By minor research (e.g., reading an article in Fangoria), it seems that Aharon Keshales and Navot Papushado’s Rabies is the first true horror film made in Israel.
That’s one promising start.
Quick Plot: On a sunny afternoon just off a highway, three sets of friends, lovers, or teammates find their lives intertwined in violent and horrifying ways. We've got:
-Ofer & Tali, a pair of runaway siblings with a pretty obvious Cersi/Jaime Lannister connection and the ill luck to end up in an elusive slasher’s trap
-Adi, Shir, Pini, & Mike, four tennis players in a carful of sexual tension about to meet…
-Yuval & Danny, a bad cop/distracted cop duo
-Lastly is Menasche and Rona, a sweetly happy couple who both work in the woods
To go into too much plot detail could potentially spoil what I found to be one of the most refreshing genre films I’ve seen in some time. As I've said in the past with movies like Deadgirl and Dream Home, the trick with tired subgenres like zombie and slasher in this day and age is to either nail it with a 10 or, far more interestingly, find a way to reinterpret the conventions.
If I had to assign Rabies a specific type, I’d call it a slasher. And yet, that aspect of the film is barely an instigating force in the violence that follows. After the tried and trite image of a man carrying a gagged woman through the woods, Rabies lets its action flow through character choices.
Remember how a few weeks back I waged verbal war against The Darkest Hour for its exceedingly dull and unsympathetic leads? Watching Rabies just reinforces my hatred of that kind of lazy screenwriting. I can’t pronounce of the Israeli names in this film, yet I remember each one because the characters themselves were memorable. Within one quick scene, I was 100% charmed by the romance between Rona and Menasche. The dialogue was playful and cute, with secret little jokes that actual couples have with one another. The actors didn’t have to look like Vogue models: they just had to play off each other warmly. It may seem like I’m harping on this, but I truly am wowed by how well Rabies was able to craft some of (admittedly, not all) its characters into actual people who in any other film, would just be slasher meat.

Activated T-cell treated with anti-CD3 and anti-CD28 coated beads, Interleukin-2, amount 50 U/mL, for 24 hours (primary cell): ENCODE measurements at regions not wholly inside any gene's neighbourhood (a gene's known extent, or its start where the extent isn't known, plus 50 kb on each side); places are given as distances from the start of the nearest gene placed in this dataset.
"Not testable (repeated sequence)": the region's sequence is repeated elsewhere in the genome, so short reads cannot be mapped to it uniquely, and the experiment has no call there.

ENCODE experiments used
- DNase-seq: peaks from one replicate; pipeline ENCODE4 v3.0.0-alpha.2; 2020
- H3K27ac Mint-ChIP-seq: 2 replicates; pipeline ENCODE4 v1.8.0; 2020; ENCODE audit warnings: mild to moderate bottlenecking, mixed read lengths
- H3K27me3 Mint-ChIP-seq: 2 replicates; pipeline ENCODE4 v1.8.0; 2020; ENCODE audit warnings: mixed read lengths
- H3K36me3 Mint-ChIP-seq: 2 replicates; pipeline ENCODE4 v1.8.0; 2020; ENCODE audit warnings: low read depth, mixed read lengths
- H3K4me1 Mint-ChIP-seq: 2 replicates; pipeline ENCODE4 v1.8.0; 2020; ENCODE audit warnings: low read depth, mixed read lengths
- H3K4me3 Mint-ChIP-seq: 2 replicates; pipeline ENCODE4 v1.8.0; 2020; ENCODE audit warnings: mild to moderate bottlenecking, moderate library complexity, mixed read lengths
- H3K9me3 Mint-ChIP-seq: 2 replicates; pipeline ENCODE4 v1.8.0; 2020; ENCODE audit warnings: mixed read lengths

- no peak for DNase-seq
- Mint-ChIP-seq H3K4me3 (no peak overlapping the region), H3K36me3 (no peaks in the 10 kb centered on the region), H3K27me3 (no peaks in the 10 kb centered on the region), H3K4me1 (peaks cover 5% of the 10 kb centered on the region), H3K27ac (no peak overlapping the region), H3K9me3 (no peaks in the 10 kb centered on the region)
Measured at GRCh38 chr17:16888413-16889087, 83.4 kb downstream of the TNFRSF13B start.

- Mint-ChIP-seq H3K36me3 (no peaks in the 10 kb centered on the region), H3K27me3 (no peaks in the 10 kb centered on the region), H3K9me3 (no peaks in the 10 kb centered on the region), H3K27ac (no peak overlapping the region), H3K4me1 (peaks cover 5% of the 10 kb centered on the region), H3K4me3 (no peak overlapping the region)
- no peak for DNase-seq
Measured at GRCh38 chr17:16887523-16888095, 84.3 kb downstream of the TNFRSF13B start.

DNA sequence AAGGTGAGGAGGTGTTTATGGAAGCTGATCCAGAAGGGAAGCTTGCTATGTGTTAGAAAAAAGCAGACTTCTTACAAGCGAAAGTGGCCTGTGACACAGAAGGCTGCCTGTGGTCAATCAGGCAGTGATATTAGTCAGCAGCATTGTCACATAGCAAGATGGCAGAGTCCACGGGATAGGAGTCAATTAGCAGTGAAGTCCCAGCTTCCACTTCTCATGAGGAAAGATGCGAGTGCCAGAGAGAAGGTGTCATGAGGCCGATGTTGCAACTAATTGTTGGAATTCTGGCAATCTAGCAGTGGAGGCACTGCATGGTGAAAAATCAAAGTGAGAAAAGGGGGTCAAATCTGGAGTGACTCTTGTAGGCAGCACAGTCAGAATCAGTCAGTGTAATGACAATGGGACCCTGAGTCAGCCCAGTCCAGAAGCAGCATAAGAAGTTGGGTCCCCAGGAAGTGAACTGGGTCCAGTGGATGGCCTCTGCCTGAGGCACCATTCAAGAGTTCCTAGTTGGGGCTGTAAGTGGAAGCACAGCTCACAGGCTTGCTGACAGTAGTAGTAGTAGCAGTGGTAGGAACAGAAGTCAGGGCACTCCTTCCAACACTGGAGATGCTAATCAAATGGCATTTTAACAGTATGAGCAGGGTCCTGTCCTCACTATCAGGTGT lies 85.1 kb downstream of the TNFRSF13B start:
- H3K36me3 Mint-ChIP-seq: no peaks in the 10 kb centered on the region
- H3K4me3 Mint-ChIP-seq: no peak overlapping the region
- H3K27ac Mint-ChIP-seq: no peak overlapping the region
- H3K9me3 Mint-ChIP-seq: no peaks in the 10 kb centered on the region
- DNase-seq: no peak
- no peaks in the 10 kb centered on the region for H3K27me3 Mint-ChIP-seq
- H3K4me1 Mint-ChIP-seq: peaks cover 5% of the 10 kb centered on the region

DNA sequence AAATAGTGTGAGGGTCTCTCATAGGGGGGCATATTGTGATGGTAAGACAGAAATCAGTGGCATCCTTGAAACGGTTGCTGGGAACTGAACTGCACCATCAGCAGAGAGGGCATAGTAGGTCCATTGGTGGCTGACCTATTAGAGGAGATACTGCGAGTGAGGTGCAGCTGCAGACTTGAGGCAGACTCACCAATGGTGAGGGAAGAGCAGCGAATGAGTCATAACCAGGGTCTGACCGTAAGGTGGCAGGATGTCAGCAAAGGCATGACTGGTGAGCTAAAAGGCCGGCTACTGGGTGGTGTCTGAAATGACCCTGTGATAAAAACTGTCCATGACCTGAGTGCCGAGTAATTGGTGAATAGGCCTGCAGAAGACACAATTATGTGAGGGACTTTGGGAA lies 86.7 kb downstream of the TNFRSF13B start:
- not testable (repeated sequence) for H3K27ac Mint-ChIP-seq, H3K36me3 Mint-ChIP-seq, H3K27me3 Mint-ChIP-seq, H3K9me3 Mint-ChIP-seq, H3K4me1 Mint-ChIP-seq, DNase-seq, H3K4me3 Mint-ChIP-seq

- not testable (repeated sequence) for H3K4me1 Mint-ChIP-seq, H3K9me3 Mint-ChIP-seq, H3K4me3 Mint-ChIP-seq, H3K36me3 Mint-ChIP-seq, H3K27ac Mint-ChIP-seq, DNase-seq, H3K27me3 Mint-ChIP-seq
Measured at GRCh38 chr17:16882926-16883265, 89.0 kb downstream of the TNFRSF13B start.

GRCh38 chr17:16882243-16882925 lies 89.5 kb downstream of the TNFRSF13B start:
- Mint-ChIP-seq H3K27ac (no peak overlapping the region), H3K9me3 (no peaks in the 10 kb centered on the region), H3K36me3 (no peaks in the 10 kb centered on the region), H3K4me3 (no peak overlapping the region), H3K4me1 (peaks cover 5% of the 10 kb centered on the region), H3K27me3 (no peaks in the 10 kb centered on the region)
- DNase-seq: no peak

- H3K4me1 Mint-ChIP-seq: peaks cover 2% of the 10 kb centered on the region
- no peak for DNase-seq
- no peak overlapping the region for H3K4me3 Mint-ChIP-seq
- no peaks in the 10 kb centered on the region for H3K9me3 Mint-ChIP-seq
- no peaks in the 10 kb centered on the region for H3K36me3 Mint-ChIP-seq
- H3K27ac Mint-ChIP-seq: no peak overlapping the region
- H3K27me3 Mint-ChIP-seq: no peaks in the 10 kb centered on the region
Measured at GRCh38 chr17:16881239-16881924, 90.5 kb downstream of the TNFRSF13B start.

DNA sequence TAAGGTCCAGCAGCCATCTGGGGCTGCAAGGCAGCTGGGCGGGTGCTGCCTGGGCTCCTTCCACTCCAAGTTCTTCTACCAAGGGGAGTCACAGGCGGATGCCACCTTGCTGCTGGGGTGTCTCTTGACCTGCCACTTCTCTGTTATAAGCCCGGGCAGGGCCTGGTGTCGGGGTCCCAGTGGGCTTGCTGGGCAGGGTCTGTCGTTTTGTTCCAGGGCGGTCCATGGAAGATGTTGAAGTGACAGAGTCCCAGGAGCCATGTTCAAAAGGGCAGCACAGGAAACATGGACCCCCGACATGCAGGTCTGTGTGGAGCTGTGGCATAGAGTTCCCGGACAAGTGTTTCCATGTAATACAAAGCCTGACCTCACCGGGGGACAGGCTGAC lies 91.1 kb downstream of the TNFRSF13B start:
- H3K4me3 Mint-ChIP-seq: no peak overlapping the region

Also, it’s really FUNNY! Rabies isn’t by any means a comedy, but writer/directors Keshales and Papushado tap into perfectly toned black humor throughout the film. It’s never distracting from some of the scarier or really, sadder moments, but some of the comic beats truly help Rabies sit as an unusual, indefinable, but highly entertaining little feature.
Plus, it has a scene involving a bear trap. As anyone who’s ever seen Burial Ground: The Nights of Terror or even the I Spit On Your Grave remake knows, a bear trap makes everything 100000% better. It’s a law of physics.
Broken record alert! Any horror film set during the day, when the cruel sun gives far better light to violence than any artificial camera, automatically gets an A+ in my book
It helps to have excellent writing, but I would also commend the cast for finding the right beats for their characters. Some (mostly the younger men) fade a little bit, but Ania Bukstein’s Adi is a likable and spunky presence, while the older actors Menashe Noy, Efrat Boimold, and Lior Ashkenazi establish strong, sympathetic characters with just a few spread out scenes
This isn’t necessarily the movie’s fault, but be warned about the Netflix DVD: you have to access the English subtitles from the Main Menu, not that fancy li’l subtitle button so conveniently placed on your remote. Also, unlike most foreign releases, the film does not automatically begin with the English text. Blame Palestine. Or something (I don't really understand politics)
Getting shot in the stomach is not good...not good
There’s something called self-defense
When you’re dying of blood loss, it’s generally not advised to take a nap
I worry that I’m overselling Rabies as the next wave of horror cinema. By no means is it the scariest, wackiest, or most revolutionary film of all time. Instead, it’s a clever take on a traditional genre made by extremely promising filmmakers and an on-point cast. It’s worth seeing simply because it’s Israel’s first stab (or rather, sledgehammer swing) at the market, but even MORE worth seeing because it’s something truly unique. You’re welcome.